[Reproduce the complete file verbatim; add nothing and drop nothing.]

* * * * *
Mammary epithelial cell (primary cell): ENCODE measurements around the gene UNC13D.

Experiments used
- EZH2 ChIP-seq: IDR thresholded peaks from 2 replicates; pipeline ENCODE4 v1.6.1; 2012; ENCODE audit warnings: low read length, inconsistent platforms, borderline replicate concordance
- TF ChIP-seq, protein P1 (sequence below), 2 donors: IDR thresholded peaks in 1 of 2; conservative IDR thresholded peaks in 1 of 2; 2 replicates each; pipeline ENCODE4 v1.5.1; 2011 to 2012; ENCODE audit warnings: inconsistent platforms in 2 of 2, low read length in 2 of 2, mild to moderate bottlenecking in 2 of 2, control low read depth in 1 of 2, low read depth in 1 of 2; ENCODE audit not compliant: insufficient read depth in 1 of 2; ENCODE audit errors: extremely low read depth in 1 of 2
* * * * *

Mammary epithelial cell (primary cell): ENCODE measurements around the gene UNC13D.

Experiments used
- EZH2 ChIP-seq: IDR thresholded peaks from 2 replicates; pipeline ENCODE4 v1.6.1; 2012; ENCODE audit warnings: low read length, inconsistent platforms, borderline replicate concordance
- TF ChIP-seq, protein P1 (sequence below), 2 donors: IDR thresholded peaks in 1 of 2; conservative IDR thresholded peaks in 1 of 2; 2 replicates each; pipeline ENCODE4 v1.5.1; 2011 to 2012; ENCODE audit warnings: inconsistent platforms in 2 of 2, low read length in 2 of 2, mild to moderate bottlenecking in 2 of 2, control low read depth in 1 of 2, low read depth in 1 of 2; ENCODE audit not compliant: insufficient read depth in 1 of 2; ENCODE audit errors: extremely low read depth in 1 of 2